US 2291674 A
Description (OCR text may contain errors)
g- 4, 1942- M. ALDEN 2,291,674
TERMINAL CLIP Filed Sept. 5, 19 40 BY y TRNEY Patented Aug. 4, 1942 UNITED STATES PATENT orrici':
TERMINAL CLIP Milton Alden, Brockton, Mass. Application September 3, 1940, Serial No. 355,121
1 Glaim. (Cl. 113-269) This invention relates to terminal clips adapted to receive and make electrical'contact with wire terminals and the like. This invention embodies certain features of the device shown in my copending application Serial No. 300,925, filed October 24, 1939, of which it is a continuation in part.
One object is to provide a connector clip for effective engagement with the terminal of a wire conductor of the type set forth in said copending application.
A further object is to provide in a terminal clip of the type described, means for exerting pressure upon a wire terminal from a plurality of directions at the same time so that rattling. of the terminal in the clip may be prevented.
Another object of this invention is to provide a clip into which a wire terminal provided with a washer may easily be inserted and from which such wire terminal may easily be extracted when so desired.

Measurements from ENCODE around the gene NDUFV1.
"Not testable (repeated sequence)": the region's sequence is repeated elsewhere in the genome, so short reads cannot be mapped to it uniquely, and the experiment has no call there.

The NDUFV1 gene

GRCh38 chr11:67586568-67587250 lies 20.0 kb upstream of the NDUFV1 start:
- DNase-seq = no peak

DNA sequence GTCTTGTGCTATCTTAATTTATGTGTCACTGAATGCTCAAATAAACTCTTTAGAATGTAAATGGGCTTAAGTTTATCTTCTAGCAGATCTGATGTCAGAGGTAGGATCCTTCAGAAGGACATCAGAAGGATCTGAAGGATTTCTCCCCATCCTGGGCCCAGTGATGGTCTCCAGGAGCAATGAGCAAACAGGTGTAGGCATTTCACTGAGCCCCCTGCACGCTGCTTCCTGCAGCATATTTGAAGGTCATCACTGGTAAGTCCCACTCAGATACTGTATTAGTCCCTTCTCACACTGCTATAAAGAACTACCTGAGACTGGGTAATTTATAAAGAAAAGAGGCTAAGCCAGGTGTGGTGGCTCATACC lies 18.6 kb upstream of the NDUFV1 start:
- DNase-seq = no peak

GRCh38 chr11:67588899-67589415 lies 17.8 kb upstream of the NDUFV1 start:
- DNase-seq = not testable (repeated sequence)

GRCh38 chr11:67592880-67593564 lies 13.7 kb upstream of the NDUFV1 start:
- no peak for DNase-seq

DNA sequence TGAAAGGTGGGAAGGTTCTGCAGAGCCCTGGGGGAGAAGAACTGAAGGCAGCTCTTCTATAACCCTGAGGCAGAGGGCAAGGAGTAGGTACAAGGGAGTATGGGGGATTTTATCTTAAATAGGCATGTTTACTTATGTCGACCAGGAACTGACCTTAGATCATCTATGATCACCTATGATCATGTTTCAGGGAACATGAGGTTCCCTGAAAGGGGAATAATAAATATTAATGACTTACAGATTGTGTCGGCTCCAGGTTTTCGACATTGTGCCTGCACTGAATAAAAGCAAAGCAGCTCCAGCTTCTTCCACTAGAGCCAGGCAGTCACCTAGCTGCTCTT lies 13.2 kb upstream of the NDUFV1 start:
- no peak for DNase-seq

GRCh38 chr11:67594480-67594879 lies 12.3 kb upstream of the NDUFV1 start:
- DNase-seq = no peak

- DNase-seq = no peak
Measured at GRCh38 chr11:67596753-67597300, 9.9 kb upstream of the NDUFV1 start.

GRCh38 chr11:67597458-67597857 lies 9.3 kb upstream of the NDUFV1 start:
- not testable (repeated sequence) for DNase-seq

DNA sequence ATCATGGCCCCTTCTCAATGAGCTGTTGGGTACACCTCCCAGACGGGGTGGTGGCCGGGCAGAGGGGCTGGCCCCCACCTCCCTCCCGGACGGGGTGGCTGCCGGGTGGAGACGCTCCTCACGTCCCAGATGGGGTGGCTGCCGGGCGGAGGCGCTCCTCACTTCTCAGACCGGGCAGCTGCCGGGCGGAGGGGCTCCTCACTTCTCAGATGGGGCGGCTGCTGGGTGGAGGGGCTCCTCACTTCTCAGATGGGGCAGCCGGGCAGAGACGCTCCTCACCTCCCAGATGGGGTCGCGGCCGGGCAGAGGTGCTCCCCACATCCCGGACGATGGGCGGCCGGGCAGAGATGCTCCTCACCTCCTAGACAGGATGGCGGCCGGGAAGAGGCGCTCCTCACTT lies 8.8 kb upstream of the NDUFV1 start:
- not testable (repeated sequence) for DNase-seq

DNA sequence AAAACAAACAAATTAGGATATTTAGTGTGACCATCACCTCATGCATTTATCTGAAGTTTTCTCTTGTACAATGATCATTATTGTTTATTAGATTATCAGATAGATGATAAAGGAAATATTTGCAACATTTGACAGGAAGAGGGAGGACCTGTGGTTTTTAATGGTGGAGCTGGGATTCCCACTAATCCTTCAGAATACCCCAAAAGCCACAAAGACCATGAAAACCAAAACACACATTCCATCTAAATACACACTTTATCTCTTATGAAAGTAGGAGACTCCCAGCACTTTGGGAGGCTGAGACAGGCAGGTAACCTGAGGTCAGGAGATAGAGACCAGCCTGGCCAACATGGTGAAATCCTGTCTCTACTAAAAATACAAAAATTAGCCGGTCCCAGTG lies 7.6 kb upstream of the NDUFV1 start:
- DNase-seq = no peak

A further object of the invention is to provide a terminal. clip which can make contact directly with the wire itself, which latter enters the terminal while at the same time contact is made with the terminal which is fastened upon the wire, so that both electrical and mechanical contacts to the wire may be made in a way which will assure minimum resistance and maximum precaution against accidental poor connection being made, even though the electrical connection of the wire with the body of the terminal be poor.
Fig. 1 is a perspective view of one form of this invention showing the clip attached to the wire terminal.
Fig. 2 shows, partly in section, the structure of Fig- 1.
Fig. 3 is a plan view of the clip only.
Fig. 4 is an elevation of a wire terminal adapted to receive the clip of Figs. 1, 2 and 3.
Fig. 5 shows one possible arrangement of a plurality of terminals upon a single strip of insulation, in keyed relation to each other for receiving clips which may be similarly keyed on a support.
Fig. 6 shows a modified form of wire terminal.
Fig. 7 is a fragmentary sectional view showing a special application of one form of clip of my invention.
Fig. 8 is a plan view showing the clip of Fig. 7.
Referring now to the drawing, the clip body In is in the shape of a modified fork, having a head H for the attachment of a conductor. This fork may have an opening l2. Two resilient fingers or arms l3, l3 of the fork lie in the same plane as the body 10, and each is provided with a curved jaw portion It for engagement with the side wall l5 of a'wire terminal, and also with a bevelled surface l6 for promoting the ready entrance of such terminal within the clip body.,
The center finger or tine I! of the fork is offset from the plane in which the other tines lie and is bowed out for greater springiness, while at It! it again approaches the plane of the body proper so that it may contact the end surface 19 of the wire terminal to which it is applied.